In the Stoneworks

In the Stoneworks

In the Stoneworks

In the Stoneworks


The Sea Shines

The sea shines. Wind-raked, the waters run light

strand by strand. Wind-plowed, they fold

light into the furrows. Wind-winnowed, they toss

spume ends; and rainbows and the ghosts

of rainbows leap, drift fading across an

enormous look, like breath at the poles.

All burning in motion. All sanctioned and told.

All sent of the creature's warmth in the world's cold.

The sea shines. Tremulous over its crushing hunch

to the world's end, it shakes the entire

tree of light to the sky-top, and the gulls

blow off like leaves that seem never to land

but to catch fire in air and be wholly consumed --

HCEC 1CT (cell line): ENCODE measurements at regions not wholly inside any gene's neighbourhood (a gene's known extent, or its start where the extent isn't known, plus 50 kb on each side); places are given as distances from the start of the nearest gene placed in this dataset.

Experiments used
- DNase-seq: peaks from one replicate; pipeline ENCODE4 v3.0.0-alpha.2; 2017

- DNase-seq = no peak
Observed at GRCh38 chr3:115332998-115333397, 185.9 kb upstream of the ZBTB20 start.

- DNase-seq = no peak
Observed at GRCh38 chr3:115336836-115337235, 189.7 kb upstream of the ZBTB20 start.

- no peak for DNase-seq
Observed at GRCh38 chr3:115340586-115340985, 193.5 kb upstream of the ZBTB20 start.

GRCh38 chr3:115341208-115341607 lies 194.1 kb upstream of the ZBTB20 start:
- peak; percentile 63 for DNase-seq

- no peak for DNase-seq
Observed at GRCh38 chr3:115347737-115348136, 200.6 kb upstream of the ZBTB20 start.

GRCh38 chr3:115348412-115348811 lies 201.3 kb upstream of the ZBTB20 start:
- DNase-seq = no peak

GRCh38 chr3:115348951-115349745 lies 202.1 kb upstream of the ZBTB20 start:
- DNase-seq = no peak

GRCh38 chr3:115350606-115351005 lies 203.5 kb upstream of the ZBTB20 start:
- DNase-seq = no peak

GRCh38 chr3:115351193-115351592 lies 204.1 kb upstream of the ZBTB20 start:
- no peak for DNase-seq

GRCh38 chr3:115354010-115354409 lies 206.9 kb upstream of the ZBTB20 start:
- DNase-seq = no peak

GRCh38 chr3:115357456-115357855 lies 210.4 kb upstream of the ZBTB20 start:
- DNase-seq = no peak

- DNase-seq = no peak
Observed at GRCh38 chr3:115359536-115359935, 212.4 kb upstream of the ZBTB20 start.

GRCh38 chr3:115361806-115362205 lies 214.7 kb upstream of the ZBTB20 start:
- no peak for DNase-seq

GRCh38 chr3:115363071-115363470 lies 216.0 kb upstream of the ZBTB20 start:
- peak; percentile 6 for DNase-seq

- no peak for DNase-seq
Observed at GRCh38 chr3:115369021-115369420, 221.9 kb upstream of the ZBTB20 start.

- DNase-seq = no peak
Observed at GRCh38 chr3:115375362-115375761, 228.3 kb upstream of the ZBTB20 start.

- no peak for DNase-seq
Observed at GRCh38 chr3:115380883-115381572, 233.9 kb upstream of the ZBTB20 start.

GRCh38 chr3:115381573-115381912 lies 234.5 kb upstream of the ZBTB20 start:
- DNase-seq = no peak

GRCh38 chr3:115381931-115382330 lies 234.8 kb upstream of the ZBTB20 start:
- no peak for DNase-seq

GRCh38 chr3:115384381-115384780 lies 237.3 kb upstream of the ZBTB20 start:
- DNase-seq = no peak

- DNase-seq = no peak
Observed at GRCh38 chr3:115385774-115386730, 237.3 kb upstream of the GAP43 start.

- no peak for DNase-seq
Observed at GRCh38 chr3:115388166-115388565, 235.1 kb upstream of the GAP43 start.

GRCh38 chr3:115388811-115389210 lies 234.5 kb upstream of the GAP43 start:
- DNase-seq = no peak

all back to fire and air before

they can take weight and fall. A day,

another day, burns upward in the great eye, and away.

It takes a god to say "the sea shines" each first time

into the day, as his eye goes, thought by thought

before him, calling forth from lead-deeps and blazings,

from far-silver and shore-mica, imagination

by imagination, the dazzle

of what will be sung and sung, age by age,

man by man, of the god in him, as each

stands churned in his lit veins on his lit beach.

The man stands in god's place on that shore,

opening the eye there is --

man's, god's, or beast's -- for seeing the world lit

in the wind from origin. "The sea shines,"

he says, and a god could say no more,

having once begun entirely to imagine

by what world he stands, in the pour

of what abundance, on what hammered shore.

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